The latter, by analyzing the health status of the entire digestive system, will be able to find the cause of the problem. This will subsequently allow the nutritional biologist to draw up the most suitable diet to solve it. In some cases, the cause of a bloated belly could be hormonal in nature. So, in such situations, the medical figure of reference for the patient and the nutritionist could also be the endocrinologist.
How abdominal bloating manifests itself
A bloated belly can appear in different ways if it is caused by excess fat or air. In this regard, the “bed test” helps us: try lying supine on the bed uncovering your belly.
If it should disappear at the hips, then fat would be the main cause. On the contrary, if it should remain globular and spherical (like a dome), then the primary culprit is intestinal fermentative air.
Symptoms of bloated belly and abdominal bloating
A bloated belly can actually appear in many forms. In fact, we might experience a very tight but not painful abdomen or a very high belly or, again, a flat stomach but bloating in the lower abdomen. Each form of bloating may have its own different cause.
Bloated and painful belly
This is probably the most common and also most annoying form of abdominal bloating. In this case, aerophagia, i.e., air formation (the main cause) could be due to excessive abdominal fermentation.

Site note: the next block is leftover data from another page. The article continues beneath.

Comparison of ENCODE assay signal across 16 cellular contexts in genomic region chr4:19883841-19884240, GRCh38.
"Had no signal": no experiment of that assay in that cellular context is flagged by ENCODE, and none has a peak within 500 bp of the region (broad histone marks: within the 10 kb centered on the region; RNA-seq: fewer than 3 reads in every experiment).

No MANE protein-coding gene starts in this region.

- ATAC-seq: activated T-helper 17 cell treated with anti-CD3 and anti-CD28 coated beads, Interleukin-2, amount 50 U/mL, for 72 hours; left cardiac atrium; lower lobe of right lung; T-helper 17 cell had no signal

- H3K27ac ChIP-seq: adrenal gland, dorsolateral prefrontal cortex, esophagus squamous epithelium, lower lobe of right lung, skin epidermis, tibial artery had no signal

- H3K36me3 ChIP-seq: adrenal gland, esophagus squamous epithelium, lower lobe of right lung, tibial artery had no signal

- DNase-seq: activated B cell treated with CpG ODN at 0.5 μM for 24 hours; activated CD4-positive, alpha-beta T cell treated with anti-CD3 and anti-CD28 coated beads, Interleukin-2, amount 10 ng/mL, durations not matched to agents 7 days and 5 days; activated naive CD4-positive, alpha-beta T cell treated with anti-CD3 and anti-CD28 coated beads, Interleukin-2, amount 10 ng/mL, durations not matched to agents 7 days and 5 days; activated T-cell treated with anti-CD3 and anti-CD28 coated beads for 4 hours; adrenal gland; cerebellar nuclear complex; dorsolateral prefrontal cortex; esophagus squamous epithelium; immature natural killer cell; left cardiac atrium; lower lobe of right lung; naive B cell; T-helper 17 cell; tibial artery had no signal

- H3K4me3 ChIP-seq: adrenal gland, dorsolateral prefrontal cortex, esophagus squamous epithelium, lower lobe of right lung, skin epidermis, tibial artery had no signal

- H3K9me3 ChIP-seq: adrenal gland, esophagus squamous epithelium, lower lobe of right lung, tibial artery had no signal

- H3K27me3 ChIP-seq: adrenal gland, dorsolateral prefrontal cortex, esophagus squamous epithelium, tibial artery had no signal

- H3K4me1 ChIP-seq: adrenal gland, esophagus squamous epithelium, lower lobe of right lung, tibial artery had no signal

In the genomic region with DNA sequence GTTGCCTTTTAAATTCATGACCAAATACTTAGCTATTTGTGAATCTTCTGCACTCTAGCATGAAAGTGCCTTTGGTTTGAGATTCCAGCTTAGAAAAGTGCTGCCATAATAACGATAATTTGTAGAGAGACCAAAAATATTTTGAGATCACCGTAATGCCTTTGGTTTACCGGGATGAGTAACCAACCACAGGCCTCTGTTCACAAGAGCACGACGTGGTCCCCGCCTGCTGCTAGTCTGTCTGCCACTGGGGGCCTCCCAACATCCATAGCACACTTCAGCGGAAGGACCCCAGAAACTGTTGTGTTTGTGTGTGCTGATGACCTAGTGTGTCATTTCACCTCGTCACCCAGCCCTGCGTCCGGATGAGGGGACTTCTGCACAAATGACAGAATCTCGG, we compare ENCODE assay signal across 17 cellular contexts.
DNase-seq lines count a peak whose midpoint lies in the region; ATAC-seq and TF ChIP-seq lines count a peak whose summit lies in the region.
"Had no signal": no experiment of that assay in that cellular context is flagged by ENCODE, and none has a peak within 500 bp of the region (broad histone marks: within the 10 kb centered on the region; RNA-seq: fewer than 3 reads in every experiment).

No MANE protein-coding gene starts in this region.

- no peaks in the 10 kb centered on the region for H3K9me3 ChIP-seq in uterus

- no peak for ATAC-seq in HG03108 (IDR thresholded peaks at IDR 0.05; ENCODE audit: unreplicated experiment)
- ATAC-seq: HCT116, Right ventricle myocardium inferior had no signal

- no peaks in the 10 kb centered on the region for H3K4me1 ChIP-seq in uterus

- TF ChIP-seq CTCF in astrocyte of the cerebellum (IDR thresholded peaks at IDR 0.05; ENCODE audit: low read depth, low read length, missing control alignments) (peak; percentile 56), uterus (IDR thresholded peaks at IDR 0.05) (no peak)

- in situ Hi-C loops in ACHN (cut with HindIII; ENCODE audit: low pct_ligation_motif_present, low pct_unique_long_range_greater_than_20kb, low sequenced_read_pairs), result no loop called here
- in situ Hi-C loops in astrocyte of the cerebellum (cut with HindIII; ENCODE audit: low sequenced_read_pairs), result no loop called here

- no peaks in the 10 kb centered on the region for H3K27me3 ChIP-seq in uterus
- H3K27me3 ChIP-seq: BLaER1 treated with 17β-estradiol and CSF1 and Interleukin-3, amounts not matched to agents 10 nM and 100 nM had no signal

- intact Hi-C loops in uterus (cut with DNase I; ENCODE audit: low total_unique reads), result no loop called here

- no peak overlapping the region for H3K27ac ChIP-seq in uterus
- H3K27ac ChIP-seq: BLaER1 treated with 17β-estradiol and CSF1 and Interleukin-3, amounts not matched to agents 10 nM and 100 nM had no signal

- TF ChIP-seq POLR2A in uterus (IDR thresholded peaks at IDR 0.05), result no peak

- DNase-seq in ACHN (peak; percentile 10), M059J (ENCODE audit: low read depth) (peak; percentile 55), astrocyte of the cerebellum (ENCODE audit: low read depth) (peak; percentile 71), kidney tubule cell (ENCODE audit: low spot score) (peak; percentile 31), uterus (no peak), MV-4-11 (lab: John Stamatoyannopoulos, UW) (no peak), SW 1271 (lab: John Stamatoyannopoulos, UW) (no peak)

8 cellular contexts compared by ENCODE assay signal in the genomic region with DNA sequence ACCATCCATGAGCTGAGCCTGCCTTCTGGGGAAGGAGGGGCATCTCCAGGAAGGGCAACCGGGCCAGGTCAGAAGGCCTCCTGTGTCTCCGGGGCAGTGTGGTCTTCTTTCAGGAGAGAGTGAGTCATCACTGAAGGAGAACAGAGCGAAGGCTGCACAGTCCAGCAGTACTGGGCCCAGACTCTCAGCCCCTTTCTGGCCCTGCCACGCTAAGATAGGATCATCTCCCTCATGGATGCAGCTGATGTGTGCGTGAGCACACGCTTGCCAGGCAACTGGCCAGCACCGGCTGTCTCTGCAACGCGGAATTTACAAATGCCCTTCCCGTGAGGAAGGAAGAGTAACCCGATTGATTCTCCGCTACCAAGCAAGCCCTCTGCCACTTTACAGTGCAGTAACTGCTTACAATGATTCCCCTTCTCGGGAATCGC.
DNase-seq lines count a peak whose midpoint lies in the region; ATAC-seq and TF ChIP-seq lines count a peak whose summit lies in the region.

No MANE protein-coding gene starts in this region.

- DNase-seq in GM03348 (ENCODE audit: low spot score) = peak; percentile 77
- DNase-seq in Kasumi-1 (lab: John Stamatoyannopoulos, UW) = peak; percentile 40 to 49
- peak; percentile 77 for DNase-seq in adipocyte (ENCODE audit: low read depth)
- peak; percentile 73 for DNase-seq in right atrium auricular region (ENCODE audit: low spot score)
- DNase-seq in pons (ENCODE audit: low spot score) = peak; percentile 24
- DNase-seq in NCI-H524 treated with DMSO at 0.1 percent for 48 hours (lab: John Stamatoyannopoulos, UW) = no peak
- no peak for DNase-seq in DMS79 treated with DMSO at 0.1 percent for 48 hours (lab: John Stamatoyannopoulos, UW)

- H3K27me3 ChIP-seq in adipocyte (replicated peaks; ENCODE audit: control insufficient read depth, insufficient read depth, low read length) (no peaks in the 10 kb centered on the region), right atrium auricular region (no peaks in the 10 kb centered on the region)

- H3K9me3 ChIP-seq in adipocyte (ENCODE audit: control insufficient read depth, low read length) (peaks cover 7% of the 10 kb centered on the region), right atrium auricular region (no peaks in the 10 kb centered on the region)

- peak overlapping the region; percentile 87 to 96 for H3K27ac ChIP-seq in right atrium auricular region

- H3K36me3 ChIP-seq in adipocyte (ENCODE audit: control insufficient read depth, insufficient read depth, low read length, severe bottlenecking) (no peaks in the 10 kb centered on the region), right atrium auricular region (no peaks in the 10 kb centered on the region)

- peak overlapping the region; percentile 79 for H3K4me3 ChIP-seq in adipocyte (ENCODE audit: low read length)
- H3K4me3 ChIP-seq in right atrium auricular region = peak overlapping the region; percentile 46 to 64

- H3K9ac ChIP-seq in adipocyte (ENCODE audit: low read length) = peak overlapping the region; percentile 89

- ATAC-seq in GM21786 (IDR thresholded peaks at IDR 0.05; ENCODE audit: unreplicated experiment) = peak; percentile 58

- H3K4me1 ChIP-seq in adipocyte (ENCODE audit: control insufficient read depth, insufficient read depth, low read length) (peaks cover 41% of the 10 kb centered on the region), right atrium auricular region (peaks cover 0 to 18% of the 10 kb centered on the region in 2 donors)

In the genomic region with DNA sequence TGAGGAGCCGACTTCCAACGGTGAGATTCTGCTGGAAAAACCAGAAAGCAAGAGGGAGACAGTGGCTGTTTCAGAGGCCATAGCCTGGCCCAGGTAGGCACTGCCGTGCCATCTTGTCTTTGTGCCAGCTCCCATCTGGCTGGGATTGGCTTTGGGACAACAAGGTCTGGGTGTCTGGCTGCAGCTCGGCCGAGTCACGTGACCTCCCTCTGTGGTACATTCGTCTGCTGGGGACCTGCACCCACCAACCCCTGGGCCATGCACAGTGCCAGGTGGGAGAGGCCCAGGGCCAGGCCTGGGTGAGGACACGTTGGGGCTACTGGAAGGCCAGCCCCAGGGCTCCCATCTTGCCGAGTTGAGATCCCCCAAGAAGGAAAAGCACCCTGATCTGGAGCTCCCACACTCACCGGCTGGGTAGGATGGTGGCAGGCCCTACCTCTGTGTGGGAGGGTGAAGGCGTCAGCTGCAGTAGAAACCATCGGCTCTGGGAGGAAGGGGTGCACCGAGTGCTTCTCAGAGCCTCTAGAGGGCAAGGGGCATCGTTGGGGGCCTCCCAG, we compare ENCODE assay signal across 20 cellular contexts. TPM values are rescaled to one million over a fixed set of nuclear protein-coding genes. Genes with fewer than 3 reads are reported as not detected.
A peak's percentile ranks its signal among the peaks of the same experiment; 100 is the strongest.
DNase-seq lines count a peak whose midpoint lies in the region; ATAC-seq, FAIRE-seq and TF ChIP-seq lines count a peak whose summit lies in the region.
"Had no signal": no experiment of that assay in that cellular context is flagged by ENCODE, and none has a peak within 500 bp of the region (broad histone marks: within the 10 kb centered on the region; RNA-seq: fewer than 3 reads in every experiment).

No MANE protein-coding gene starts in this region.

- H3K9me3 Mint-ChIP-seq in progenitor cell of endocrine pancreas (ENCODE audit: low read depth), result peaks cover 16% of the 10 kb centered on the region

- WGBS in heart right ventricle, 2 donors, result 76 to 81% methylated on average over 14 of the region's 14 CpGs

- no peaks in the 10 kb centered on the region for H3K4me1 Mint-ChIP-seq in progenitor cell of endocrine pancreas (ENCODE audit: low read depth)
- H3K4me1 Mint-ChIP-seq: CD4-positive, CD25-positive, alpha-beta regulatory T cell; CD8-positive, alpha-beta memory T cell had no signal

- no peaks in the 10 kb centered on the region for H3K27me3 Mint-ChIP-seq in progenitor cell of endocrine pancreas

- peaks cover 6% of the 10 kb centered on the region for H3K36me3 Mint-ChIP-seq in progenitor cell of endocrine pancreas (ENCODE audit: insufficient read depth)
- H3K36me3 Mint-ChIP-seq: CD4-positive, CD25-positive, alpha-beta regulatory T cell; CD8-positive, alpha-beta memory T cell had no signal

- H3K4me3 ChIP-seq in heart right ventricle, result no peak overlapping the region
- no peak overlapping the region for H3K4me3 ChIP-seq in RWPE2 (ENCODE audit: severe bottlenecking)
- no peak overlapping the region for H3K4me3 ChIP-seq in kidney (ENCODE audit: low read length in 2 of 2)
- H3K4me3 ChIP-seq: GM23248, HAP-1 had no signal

It is often associated with irritable bowel syndrome, and the abdominal distension is such that it gives pain in the lower abdominal area or upper belly. In the latter case it is mistakenly referred to as stomach pain when in fact the pain has an intestinal origin (this is often the transverse colon).
Bloated and hard belly
In this condition, the belly may also appear very bulky but what characterizes it is its ‘hardness’. Contrary to what you may think, this condition is rarely due to a bowel problem. Or rather, intestinal issues can be an unfortunate consequence of the real cause of this problem–excess visceral fat!
This fat, located around the viscera and thus under the muscles of the abdomen, takes up a lot of space and, as a result, exerts direct pressure on the muscles.
For this reason, the abdominals appear tight and hard. Obviously, if fat occupies the interstices between organs, it also limits their functioning. In this regard, one of the main effects is on the motility of the intestines, and this also promotes the production of a lot of air. But, I repeat, this is a consequence of a much more serious cause.
The effects of a bloated belly can be many, and to list them all would be complicated.
Among the main ones we can record:
- Abdominal pain or discomfort.
- Feeling of fullness or expansion of the abdomen.
The causes of abdominal bloating.
The digestive process is a step that living beings manage to carry out thanks to the action of “opportunistic” hosts in our intestines. I am referring to the bacteria, fungi and viruses that make up the intestinal microbiota.
Their action, in addition to making available nutrients extracted from foods taken in the diet, produces waste products. The latter can be solid (and will go to make up stool) or gaseous (cause the classic bloating after meals).
It is not possible to say that there is a diet that causes a bloated belly as well as that there is one to prevent it from forming. In fact, there are habits and foods that could promote a worsening or improvement of this symptom.